Being prepared for a rainy day, natural disaster, or other emergency is more than just having food storage or a drinkable water supply. It’s also about financial preparedness. Here are three steps you should take to ensure you are financially prepared. And keep in mind that these principles apply to everyday living, and not just the worst-case-scenarios.


1. Build emergency funds, both short-term and long-term.


A big part of being prepared is having the resources to cover expenses in uncertain times. The first thing you should do is establish a rainy-day fund. Start where you can, and try to put away as much into savings as possible in 90 days. Shoot for at least $500.


The important thing is not to use this money for anything other than a real emergency. This doesn’t mean it has to be an all-out, apocalyptic natural disaster. It could be for emergency car repairs or a medical bill. Just don’t use it to buy something you want, but don’t need. The point is to have enough of a short-term reserve to get you through a rough patch without having to incur debt.


From there, work on developing financial reserves that can get you through a three- to six-month period. This will be a lifesaver if you or your spouse lose a job and need time to get back on track.


2. Evaluate your insurance needs.


There may not be a better financial lifeline than having the right insurance coverage. And there may be nothing more disheartening than thinking you are covered when you actually aren’t. Take the time to sit down and study your auto, home life, dental, and medical insurance plans. If you notice a gap in coverage and can reasonably fill that gap, then update your coverage as needed. Then, if and when disaster or accidents occur, you’ll know you are covered. Great insurance equals great peace of mind.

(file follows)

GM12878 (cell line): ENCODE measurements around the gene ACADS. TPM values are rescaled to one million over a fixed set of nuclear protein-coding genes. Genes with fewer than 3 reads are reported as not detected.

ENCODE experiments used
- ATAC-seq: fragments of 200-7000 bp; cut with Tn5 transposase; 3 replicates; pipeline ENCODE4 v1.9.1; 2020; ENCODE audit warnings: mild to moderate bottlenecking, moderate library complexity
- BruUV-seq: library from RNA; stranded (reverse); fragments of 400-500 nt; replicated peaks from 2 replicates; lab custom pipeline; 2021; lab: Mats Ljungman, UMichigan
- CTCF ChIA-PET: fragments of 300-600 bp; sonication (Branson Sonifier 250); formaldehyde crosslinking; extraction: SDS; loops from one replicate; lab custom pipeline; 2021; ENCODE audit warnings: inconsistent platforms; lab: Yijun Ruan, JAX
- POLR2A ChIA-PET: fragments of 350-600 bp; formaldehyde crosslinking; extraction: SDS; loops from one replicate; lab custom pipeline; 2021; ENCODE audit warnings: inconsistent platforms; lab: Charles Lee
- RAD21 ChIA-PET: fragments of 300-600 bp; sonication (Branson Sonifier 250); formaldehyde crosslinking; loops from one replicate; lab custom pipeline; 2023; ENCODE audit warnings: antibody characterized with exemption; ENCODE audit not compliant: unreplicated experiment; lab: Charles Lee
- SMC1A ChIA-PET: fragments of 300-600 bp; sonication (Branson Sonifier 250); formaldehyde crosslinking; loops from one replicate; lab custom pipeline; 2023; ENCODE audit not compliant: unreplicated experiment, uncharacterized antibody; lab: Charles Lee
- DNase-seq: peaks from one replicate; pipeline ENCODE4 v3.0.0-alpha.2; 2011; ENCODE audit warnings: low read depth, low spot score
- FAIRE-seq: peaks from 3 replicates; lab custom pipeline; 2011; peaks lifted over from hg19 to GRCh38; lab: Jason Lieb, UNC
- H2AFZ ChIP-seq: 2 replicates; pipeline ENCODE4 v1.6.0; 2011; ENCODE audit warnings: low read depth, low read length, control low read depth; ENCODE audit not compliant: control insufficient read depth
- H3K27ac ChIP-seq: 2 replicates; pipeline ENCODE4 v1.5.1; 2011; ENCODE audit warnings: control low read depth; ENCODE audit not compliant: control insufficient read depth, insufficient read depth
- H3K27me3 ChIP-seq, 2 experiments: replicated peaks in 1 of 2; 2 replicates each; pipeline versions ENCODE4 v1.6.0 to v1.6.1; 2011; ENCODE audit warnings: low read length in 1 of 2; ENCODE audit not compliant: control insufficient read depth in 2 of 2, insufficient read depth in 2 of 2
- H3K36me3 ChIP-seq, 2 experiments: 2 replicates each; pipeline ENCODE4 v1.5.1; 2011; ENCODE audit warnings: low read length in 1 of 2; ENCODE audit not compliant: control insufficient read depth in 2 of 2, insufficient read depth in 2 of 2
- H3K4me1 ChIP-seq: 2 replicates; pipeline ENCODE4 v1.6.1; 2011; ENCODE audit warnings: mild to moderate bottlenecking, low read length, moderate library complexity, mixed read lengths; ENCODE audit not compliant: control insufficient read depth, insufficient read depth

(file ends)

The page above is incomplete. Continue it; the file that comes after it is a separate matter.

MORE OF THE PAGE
3. Keep important documents safely secured.


Jumping through administrative hoops and cutting through red tape is a lot easier when the important documents you need are right at your fingertips. And that doesn’t just go for emergency situations. Have you ever tried to open a bank account for a child or applied for certain benefits and found that you needed but didn’t have handy passports, birth certificates, etc.? Keep originals in a safe, waterproof, fireproof box at home. Or consider a safety deposit box. Then have copies handy on a computer file or filing cabinet where you can easily retrieve them. Essential documents to include are:


• Social Security Cards

• Passports and green cards

• Birth certificates

• Adoption records

• Marriage certificates

• Immunization records

• Leases and deeds

• Insurance cards/policies

• Tax records

• Loan records

• Vehicle registrations/titles

• Pay stubs

Source: TIAA Cref

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